Reed talked about photos of activists who were organizing before the Stonewall riots in 1969; they were smiling and enjoying their community. 

“The queer story is a story of not just surviving in the margins but thriving in the margins,” Reed said.

Turner added “trans lives aren’t just lives worth fighting for, they are lives worth living.”

A self-described “journalist” who didn’t identify himself or his outlet asked the panel, “What is a woman?” Clymer turned the question back to him, and he said it “comes down to genetics.”

Clymer began to explain that chromosomes don’t always define sex. The audience member began to argue and ignored an event organizer who was asking him to leave. Security promptly escorted him out. 

Reed continued Clymer’s point that even biological sex is difficult to define. 

“Last year, 15 different state legislators tried to define sex, did you know that none of them managed to do so in a way that was scientifically correct?”

The panelists also offered advice to allies. 

Clymer said treading about trans issues and being informed about them is a great start. 

“You’ve got to step up,” she said.

Turner said allyship goes beyond relationships, and into the realm of being uncomfortable. 

“Allyship is synonymous with action and moving forward,” they said.

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Rehoboth Beach

Rehoboth Beach theater announces new managing director

Clear Space hires Joe Gfaller after national search



Joe Gfaller starts his new role in November.

Rehoboth Beach’s Clear Space Theatre Company announced Tuesday that its board of directors has unanimously selected Joe Gfaller to join the company as managing director after a national search. 

Gfaller, who currently serves as managing director for Metro Theater Company in St. Louis, will join Artistic Director David Button as co-leader at CSTC, which marks its 20th anniversary in 2024.

“I am thrilled at the opportunity to help Clear Space Theatre Company grow its civic and philanthropic footprint as it begins a third decade of serving the community in coastal Delaware,” Gfaller said.

“Rehoboth is a special place to all who call it home, both year-round and seasonally. It is an extraordinary honor to work with such a creative and dynamic team as the CSTC staff and board to help the company grow to represent and reflect the fullness of this community.”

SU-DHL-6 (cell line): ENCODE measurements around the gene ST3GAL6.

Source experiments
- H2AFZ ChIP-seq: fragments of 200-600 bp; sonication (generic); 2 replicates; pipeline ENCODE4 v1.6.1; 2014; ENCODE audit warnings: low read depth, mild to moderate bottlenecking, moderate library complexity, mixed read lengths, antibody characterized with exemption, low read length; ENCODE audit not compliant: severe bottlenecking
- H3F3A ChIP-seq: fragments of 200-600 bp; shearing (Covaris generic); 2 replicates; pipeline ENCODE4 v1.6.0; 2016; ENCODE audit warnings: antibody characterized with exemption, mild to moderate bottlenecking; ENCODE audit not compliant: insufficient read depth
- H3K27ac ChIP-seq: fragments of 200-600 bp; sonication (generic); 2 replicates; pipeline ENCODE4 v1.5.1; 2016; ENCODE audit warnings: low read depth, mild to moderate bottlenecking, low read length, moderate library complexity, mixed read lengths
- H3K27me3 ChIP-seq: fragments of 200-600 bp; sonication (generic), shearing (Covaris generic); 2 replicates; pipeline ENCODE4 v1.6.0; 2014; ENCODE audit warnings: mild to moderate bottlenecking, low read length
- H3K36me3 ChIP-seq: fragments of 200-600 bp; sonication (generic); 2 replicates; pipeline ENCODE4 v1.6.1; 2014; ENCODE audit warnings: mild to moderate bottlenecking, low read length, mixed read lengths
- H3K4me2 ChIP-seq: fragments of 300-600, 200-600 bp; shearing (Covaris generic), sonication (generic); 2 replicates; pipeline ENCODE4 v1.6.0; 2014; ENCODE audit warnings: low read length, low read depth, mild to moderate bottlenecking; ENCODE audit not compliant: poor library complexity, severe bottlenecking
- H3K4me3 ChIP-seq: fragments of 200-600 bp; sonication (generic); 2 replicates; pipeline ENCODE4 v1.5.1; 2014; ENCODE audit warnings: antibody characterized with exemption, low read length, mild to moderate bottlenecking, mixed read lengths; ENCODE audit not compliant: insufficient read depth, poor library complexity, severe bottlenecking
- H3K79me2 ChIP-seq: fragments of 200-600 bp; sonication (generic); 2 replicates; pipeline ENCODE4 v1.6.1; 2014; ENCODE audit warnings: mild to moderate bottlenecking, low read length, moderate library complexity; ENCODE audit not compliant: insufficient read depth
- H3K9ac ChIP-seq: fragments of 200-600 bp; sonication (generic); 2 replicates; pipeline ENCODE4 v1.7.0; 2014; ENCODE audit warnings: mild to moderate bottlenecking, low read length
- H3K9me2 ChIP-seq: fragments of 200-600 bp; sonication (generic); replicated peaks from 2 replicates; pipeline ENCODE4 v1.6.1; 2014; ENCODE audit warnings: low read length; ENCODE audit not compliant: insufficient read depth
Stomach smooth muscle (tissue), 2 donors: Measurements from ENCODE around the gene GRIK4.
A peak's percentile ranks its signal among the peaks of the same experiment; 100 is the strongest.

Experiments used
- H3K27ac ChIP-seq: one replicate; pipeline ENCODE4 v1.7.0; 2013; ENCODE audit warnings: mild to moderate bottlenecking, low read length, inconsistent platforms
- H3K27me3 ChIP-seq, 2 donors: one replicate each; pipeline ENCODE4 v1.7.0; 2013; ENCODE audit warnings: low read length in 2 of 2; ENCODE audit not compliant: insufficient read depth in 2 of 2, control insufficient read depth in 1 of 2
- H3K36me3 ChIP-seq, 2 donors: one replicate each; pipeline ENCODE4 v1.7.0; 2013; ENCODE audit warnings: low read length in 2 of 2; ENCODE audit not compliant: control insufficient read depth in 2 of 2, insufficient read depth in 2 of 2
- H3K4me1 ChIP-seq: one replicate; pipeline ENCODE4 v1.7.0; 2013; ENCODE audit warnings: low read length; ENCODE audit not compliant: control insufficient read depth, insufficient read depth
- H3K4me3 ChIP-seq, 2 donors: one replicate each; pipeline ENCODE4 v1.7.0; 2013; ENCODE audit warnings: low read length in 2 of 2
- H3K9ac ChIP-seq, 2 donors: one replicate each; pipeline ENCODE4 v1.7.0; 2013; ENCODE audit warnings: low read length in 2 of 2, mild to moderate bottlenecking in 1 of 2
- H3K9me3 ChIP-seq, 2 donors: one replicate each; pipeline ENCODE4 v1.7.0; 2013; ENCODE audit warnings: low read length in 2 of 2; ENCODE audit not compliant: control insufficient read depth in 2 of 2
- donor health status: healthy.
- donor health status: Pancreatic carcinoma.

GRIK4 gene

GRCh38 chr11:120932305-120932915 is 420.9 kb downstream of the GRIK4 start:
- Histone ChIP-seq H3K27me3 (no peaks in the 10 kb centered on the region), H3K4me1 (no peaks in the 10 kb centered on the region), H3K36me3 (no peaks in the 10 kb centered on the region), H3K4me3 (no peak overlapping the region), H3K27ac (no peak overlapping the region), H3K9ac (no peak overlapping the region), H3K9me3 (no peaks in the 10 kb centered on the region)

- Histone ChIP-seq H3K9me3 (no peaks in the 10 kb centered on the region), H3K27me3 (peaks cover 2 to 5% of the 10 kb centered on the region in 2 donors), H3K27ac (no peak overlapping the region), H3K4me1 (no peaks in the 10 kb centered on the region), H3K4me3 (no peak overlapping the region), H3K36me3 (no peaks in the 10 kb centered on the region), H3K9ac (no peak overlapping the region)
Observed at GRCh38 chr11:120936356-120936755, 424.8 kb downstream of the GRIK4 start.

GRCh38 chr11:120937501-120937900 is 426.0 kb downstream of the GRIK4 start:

At Metro Theater Company, which is St. Louis’s primary professional theater for youth and families, Gfaller guided campaigns that helped grow the company’s revenues by 40% over four years, according to a release from Clear Space.

“Joe brings a wide range of theater experiences to the position and is sure to make an immediate impact on the company,” said Clear Space Board chair Laura Lee Mason. “His impressive track record and visionary leadership will undoubtedly elevate Clear Space to new heights. Joe shares our dedication to providing the community with outstanding education and theatrical experiences, and we look forward to collaborating with him to achieve those artistic aspirations.”

CSTC Artistic Director David Button added, “I look forward to Clear Space Theatre Company’s growth alongside Joe Gfaller. Not only will Clear Space benefit from his talent, but so will the community and state arts industry as a whole.”

Gfaller will begin full time in Rehoboth Beach in mid-November. During an October visit for the opening of “Young Frankenstein” at CSTC on Oct. 13, there will be opportunities for the public to meet him during the CAMP Rehoboth Street Festival on Oct. 15. He will be joined by his husband Kraig and their two dogs, Sprout and Emmit.